Have you ever noticed how much of our prayer is composed as a responsive chant? Think about it: Kaddish, Kedusha, Borchu, Hallel, all have a responsive style, a rhythm created by the call of the chazan and the response by the community. Even in Zimun (the introduction to Grace after Meals when there are more than 3 participants), there is a to and fro: a leader's introduction - a prompt - and then the "audience" reply or response to that statement, a "communal echo", and then it continues, back to the leader, and again the response. Many of our central tefilot are structured in this style. Responsive prayer is possibly the most original, the classic mode of Jewish communal prayer.
The Biblical source for this model of "responsive prayer" may be found in our parsha, Ha'azinu (see Sifrei and Gemara Berachot 45a):
"When I call out the Lord's name, give glory to our God!" (Devarim 22:3)
The passuk (verse) changes mid-sentence, from the grammatical first-person ("I") to the second-person form ("YOU give glory"). This grammatical switch is the key to its function in a prayer context. The passuk can be read as saying that the community must respond to the prayer of the individual; "When I (the leader) call God's name, YOU (plural - the Community) praise him too!"
Why is the effect of this responsive structure? Why might it form the core of our prayer tradition? Possibly we can suggest that there is a special synergy created by the two-way prayer, the alternation or reverberation of praise, as one person begins, spurring the next person to burst into song, leading to a crescendo of voices of praise, of prayer, this has the capability to generate a particular vibrancy. It gives a rhythmic nature to prayers and creates a conversation of sorts, a blended harmony of voices in dialogue. The Talmud suggests that this was the manner of the Song of the Sea in which "Then Moses sang" - leading the nation - "And the Children of Israel ... and THEY said" - the nation answering, responding and elevating Moses initial statement to higher and higher levels of praise.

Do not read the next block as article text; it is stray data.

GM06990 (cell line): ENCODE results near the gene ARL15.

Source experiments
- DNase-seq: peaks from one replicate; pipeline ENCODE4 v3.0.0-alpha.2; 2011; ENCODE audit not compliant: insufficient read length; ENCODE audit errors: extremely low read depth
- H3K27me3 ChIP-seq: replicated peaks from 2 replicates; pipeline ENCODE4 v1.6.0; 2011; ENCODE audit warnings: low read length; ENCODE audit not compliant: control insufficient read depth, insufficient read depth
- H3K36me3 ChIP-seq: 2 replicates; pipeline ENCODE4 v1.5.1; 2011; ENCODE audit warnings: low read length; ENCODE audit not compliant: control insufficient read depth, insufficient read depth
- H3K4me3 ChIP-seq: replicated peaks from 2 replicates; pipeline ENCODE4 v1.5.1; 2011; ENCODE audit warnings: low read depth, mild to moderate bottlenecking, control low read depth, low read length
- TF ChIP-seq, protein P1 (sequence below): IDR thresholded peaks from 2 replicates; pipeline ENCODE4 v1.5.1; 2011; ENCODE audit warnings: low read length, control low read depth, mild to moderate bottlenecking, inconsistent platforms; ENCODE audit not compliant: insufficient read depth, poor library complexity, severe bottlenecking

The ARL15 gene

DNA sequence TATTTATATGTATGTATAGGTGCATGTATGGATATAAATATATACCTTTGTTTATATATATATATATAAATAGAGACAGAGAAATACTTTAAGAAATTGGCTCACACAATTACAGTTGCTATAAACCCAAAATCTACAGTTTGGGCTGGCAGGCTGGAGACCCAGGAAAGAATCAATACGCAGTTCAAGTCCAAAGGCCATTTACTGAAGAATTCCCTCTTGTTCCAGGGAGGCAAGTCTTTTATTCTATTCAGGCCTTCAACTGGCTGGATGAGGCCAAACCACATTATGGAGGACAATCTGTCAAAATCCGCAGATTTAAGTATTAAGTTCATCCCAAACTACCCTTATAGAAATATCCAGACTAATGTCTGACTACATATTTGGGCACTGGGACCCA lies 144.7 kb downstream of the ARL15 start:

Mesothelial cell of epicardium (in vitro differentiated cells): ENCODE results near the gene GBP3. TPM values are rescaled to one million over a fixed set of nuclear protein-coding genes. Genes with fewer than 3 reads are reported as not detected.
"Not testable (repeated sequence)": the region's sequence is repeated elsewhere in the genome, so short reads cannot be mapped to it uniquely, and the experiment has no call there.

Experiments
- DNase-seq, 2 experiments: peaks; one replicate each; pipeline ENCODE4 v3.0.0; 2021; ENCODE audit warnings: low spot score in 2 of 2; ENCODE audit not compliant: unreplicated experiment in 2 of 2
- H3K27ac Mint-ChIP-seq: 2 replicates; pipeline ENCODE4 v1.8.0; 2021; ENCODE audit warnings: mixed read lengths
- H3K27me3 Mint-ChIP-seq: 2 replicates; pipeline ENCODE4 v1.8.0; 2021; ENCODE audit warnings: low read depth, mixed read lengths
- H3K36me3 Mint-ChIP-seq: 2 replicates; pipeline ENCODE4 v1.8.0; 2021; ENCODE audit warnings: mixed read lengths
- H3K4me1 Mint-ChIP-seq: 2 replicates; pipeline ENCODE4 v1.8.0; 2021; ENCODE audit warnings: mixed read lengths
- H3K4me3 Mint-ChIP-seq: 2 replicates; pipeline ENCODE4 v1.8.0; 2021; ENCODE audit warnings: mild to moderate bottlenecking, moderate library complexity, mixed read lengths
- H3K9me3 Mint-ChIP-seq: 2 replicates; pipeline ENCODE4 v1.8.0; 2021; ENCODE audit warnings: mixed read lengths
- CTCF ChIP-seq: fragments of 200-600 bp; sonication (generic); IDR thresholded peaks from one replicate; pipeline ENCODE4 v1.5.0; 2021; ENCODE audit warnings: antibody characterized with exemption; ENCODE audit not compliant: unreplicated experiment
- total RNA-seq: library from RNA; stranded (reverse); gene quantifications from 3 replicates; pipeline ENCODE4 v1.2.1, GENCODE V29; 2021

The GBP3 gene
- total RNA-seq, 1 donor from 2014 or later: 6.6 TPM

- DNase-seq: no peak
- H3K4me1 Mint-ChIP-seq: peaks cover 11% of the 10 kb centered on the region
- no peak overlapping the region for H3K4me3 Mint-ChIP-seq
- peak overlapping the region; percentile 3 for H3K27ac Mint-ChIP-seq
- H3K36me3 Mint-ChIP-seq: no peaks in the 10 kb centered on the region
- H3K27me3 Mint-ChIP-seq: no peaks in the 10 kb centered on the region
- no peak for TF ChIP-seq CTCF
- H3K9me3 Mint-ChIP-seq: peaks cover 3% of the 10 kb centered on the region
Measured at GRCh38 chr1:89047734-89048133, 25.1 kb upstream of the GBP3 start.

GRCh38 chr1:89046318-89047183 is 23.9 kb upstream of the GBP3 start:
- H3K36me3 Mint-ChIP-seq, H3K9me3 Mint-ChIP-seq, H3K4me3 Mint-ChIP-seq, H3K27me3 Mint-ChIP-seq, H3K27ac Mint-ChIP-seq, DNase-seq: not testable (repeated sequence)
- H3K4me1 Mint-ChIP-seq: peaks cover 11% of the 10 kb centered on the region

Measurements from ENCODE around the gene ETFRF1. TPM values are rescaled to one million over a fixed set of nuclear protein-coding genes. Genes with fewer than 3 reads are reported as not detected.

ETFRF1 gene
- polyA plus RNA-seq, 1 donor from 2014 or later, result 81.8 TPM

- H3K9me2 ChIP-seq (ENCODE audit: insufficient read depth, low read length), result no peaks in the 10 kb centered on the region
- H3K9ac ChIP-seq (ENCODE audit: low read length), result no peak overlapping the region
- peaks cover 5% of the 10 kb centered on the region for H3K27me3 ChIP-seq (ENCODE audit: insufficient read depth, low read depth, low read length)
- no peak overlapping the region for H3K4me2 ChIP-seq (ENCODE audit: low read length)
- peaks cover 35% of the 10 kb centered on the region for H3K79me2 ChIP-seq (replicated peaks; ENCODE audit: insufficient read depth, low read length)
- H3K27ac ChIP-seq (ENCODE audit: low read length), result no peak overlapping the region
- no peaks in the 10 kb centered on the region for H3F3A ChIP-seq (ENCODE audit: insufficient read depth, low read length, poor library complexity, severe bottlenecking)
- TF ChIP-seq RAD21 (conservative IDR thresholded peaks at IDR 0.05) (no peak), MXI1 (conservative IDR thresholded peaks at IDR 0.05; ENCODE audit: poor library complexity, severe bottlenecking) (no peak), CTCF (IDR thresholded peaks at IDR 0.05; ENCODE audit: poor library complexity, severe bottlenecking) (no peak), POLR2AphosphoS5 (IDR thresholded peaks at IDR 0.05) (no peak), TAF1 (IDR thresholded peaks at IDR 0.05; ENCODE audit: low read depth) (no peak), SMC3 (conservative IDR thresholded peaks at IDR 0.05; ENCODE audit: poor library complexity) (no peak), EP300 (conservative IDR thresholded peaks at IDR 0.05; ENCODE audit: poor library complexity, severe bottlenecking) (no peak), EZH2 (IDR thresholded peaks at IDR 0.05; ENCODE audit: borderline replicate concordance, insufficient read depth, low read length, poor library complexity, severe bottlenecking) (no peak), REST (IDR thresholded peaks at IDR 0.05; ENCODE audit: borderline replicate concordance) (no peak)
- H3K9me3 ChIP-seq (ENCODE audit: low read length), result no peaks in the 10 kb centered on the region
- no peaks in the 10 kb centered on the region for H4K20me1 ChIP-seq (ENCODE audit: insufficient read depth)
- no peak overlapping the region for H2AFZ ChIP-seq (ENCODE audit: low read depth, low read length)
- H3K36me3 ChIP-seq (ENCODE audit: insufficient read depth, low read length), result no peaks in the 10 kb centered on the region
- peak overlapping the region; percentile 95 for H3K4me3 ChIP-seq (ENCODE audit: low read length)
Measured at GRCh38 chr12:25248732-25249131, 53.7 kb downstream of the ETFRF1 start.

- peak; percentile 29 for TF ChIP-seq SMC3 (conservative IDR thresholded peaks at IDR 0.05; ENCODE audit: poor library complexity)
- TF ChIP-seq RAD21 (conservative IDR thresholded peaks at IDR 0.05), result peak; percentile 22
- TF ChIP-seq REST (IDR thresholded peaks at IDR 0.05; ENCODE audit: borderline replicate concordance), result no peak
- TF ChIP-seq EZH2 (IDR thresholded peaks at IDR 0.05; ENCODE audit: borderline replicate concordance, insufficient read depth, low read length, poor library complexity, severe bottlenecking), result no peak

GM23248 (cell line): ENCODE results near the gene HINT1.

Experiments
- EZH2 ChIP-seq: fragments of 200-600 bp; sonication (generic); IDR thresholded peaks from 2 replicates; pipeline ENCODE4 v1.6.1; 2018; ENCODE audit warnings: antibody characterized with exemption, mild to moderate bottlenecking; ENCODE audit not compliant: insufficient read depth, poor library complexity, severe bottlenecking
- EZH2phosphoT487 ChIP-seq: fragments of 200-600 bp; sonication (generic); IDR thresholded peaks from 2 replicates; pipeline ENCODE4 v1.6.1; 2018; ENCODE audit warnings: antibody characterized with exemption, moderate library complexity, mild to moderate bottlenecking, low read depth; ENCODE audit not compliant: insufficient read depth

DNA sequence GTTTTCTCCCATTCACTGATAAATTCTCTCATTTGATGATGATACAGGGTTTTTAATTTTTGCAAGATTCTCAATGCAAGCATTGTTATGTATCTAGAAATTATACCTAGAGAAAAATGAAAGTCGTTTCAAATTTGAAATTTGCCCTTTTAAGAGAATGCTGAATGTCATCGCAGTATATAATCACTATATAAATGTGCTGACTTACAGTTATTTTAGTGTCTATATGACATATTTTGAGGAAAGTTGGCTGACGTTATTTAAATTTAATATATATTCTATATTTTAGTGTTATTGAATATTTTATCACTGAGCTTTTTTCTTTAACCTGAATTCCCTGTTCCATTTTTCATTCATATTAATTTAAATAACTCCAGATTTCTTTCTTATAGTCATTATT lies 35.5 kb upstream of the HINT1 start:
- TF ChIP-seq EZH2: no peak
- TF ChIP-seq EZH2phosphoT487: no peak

So, interactive prayer is not merely repetition. It is a formula of creative power, of excitement, appreciation and thanks towards God. This prayer-echo - responsive prayer - reverberates and expands its power exponentially creating what we call “shira” - song.
This idea might have ramification:
Might this explain why we have communal rather than individual prayer?
What energy can a group muster - in a footballl stadium, in a concert, in a shul, or a wedding - that a small group cannot?
I would contend that we are all affected by charismatic individuals, and that at times, a leader has the power to raise a group.
Have you ever experienced a prayer leader, or youth leader who has succeeded in energizing and motivating a larger group?
In societies, in groups, in schools and camps, we also respond to powerful leadership.
How are you affected in these situations? Are you the "leader" or the "respondent"?
How can leadership be practised more effectively to harness communal power in a Jewish context?